HS2: Make Edinburgh/Glasgow-London journeys just as fast as on the truncated new rail line – Alastair Dalton
Are you sick of early morning flights to English cities and wish there was a faster rail connection? The Prime Minister’s decision last week to scrap the Manchester leg of HS2 has made that an even more distant prospect, not that high-speed rail reaching Scotland was ever going to happen anytime soon.
Surely no one north of the Border has been holding their breath for its arrival, and Rishi Sunak’s announcement at the Conservative Party conference won’t make much difference to the project’s impact on Scotland in the big scheme of things.
Yes, new HS2 trains will run on to Glasgow and Edinburgh from the end of the high-speed line in Birmingham, but from what I’m hearing, there may be virtually no journey time savings because of all the previous cuts to the scheme.
The 250mph trains will have to slow to half that speed or less on the west coast main line as they are likely to have to take bends slower than current trains because they won’t be able to tilt.
While HS2 is chiefly about freeing up greater capacity on what is one of Europe’s busiest lines, what’s left will be of limited scope for Scotland when it will now only cover one quarter of the distance between the Scottish and English capitals.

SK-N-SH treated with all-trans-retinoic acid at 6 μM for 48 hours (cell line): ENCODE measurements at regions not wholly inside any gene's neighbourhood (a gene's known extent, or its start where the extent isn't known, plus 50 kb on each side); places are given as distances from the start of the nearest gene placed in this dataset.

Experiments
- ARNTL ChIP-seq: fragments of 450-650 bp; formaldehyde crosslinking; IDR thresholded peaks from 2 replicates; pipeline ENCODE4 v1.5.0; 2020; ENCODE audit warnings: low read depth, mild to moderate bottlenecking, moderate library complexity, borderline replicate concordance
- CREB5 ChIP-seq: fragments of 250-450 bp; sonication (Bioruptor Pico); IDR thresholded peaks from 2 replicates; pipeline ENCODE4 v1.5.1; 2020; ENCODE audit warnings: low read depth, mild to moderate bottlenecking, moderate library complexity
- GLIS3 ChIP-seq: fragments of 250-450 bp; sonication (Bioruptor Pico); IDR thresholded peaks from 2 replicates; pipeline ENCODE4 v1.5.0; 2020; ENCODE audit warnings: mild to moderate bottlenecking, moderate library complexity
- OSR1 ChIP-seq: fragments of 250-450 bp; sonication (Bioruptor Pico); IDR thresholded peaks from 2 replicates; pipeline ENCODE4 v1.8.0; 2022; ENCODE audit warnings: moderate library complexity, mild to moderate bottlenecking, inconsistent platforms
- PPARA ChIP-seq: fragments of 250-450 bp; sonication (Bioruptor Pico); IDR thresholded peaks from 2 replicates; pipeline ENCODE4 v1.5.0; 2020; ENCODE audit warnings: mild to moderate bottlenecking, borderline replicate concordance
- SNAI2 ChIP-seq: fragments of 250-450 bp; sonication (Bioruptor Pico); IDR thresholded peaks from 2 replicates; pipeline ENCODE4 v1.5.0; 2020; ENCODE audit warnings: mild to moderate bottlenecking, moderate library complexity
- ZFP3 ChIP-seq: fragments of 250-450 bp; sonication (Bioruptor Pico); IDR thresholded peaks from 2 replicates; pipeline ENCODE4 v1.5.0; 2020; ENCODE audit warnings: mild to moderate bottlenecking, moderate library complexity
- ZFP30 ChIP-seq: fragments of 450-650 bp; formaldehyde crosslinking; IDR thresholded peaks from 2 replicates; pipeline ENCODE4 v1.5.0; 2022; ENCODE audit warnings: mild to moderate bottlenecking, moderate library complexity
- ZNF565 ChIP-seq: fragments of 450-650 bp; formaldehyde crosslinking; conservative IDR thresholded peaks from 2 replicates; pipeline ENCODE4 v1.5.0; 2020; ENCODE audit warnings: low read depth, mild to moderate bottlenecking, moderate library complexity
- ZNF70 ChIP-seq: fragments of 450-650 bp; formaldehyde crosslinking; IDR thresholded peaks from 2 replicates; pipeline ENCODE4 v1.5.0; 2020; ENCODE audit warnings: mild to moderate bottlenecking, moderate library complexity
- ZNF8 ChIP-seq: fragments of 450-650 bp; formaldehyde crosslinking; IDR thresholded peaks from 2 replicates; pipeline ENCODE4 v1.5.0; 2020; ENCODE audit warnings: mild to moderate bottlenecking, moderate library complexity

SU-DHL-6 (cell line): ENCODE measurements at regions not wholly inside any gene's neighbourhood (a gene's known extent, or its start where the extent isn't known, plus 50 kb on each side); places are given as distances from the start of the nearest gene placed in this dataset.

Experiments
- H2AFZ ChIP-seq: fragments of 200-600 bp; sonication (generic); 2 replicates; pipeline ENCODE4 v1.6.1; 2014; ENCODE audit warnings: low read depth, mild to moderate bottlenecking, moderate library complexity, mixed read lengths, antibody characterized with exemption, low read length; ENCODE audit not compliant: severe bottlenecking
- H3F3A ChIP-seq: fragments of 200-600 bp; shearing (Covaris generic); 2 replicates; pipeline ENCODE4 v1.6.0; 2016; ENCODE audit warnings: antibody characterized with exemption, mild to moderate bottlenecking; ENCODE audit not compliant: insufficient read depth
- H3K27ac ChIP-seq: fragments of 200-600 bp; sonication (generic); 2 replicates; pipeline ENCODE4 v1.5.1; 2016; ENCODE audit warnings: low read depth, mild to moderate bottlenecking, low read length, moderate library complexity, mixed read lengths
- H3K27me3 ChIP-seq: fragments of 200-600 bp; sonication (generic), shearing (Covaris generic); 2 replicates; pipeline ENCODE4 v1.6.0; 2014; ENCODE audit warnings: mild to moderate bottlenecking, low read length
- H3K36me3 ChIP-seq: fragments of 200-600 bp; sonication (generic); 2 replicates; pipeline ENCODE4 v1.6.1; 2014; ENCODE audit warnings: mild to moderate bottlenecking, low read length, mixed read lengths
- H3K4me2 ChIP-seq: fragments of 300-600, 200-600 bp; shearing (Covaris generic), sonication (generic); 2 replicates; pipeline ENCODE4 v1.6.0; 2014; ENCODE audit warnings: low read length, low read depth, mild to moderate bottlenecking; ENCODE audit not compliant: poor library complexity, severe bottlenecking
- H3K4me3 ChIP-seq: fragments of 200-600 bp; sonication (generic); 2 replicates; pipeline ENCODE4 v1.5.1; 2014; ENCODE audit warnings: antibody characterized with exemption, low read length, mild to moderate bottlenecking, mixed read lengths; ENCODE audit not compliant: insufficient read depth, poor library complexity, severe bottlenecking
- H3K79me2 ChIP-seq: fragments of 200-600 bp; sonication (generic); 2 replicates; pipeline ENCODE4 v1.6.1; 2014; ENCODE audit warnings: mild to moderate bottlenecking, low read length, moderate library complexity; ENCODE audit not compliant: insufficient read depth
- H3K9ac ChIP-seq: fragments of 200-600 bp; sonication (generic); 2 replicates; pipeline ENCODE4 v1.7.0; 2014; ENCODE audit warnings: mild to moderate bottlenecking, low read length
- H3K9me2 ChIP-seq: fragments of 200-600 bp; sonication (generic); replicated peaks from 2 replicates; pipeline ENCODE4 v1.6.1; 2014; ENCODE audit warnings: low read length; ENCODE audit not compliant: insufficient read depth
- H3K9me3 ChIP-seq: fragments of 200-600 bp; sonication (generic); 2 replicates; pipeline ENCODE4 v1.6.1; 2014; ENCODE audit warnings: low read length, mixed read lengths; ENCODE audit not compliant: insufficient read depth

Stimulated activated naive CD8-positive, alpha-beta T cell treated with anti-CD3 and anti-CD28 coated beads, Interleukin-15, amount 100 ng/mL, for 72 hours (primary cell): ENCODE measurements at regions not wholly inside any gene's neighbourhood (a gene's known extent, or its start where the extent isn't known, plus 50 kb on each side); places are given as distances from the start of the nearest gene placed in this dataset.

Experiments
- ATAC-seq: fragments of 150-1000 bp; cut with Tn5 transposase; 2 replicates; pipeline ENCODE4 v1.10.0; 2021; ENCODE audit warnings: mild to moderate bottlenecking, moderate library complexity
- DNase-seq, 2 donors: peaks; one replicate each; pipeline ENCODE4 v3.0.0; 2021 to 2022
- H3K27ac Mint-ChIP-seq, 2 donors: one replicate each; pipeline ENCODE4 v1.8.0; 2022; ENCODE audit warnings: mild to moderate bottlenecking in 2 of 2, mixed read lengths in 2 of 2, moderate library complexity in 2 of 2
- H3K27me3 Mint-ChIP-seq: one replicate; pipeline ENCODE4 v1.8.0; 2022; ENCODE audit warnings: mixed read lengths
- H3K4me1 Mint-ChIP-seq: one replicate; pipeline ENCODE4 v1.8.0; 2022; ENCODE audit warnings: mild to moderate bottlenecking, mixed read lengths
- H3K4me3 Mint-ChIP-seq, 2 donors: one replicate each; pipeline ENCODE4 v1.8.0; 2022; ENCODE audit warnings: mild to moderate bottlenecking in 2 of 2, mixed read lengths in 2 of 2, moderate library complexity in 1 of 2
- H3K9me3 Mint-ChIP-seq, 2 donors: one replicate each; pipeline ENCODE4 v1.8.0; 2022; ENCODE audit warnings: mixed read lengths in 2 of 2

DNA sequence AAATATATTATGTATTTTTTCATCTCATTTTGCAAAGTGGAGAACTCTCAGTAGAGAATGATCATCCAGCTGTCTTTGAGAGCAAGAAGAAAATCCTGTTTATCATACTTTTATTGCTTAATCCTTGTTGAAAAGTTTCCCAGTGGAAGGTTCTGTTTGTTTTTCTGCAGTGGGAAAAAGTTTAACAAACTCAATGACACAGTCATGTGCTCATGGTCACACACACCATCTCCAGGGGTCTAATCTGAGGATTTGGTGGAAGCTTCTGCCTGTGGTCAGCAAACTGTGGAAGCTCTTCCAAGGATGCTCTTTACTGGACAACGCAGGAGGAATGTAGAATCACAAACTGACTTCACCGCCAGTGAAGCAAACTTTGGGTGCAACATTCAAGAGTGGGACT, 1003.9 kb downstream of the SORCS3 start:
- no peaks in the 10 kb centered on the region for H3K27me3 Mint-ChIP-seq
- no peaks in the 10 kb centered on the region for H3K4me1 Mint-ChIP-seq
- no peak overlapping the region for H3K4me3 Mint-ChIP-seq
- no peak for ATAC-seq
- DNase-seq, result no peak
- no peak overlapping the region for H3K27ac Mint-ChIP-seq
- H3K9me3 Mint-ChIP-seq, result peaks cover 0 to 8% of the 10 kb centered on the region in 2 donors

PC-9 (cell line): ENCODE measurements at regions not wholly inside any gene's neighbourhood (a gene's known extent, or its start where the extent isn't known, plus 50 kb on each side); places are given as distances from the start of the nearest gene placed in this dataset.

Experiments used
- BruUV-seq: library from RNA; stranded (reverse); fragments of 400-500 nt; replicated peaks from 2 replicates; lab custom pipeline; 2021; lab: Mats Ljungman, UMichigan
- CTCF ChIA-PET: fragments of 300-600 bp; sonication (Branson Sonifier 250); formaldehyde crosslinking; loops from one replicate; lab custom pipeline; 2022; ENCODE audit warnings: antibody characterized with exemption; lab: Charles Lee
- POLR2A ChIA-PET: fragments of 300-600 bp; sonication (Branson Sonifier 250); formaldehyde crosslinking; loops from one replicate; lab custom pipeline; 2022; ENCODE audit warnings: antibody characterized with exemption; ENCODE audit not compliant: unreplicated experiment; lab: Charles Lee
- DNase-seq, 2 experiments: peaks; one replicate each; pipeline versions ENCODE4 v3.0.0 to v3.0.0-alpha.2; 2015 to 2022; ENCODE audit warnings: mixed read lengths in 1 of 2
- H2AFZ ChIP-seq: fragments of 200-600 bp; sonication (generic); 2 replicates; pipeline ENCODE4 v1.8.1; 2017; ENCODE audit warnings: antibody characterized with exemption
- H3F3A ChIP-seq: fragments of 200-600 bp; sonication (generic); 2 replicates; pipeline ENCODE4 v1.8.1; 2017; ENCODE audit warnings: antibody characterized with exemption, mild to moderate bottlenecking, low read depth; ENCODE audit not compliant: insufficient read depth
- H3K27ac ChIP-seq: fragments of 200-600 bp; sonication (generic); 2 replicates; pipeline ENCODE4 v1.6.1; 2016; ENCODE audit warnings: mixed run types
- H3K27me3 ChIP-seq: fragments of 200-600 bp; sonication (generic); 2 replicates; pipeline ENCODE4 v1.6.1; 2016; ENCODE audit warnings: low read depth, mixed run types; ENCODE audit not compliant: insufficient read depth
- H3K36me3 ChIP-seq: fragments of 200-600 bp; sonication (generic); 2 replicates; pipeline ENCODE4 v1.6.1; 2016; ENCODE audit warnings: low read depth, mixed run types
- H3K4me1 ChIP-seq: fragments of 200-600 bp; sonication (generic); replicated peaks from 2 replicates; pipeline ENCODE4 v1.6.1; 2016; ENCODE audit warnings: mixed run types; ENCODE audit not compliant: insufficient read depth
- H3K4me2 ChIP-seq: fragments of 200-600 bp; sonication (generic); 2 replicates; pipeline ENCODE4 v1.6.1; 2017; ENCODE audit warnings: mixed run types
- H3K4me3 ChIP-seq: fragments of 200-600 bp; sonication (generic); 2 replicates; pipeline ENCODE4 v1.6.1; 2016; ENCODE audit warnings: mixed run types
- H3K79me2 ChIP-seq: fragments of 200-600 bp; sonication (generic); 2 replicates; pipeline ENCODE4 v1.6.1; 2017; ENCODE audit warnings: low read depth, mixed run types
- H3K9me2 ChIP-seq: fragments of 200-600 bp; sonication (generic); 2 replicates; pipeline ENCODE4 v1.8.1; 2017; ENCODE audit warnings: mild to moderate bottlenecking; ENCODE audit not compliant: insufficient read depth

However, although the UK Government has truncated HS2, the Scottish Government hasn’t exactly delivered on its pledges either.
In 2012, the then Infrastructure Secretary Nicola Sturgeon announced plans for a Glasgow-Edinburgh high-speed line by 2024, declaring: “We will not wait for Westminster to bring high speed rail to us. We have already made moves towards seeing a high-speed line in Scotland and the evidence is now in place that this is feasible long before the HS2 proposals."
That would have part of a target of reducing journeys to London to three hours, seen as critical to make them competitive with air. It compares to an expected journey time of three hours 38 minutes if HS2 had reached Manchester, and just under four hours once it gets to Birmingham – although HS2 Ltd told me on Tuesday that is being reviewed in the light of last week’s announcement.
Trains between Edinburgh/Glasgow and London currently take about four-and-a-half hours, with the quickest, limited stop service on the east coast main line taking four hours.
However, there were plans before Covid to speed up the east coast main line with improvements, such as to power supplies, that would knock off up to 40 minutes from journeys, making four-hour services between Edinburgh Waverley and London King’s Cross the norm. Past west coast main line operator Virgin Trains had plans to make some of its Glasgow Central-London Euston services as fast as three hours 30 minutes.
With passenger numbers at the east coast main line’s main operator LNER the first to bounce back from the pandemic and now exceeding 2019 levels, there would seem to be a case for that. Meantime, on the west coast, the trains run by Avanti are already capable of 140mph – compared to the 125mph current limit – so there’s scope there too with signalling improvements, maybe even making them faster than HS2?
Want to join the conversation? Please or to comment on this article.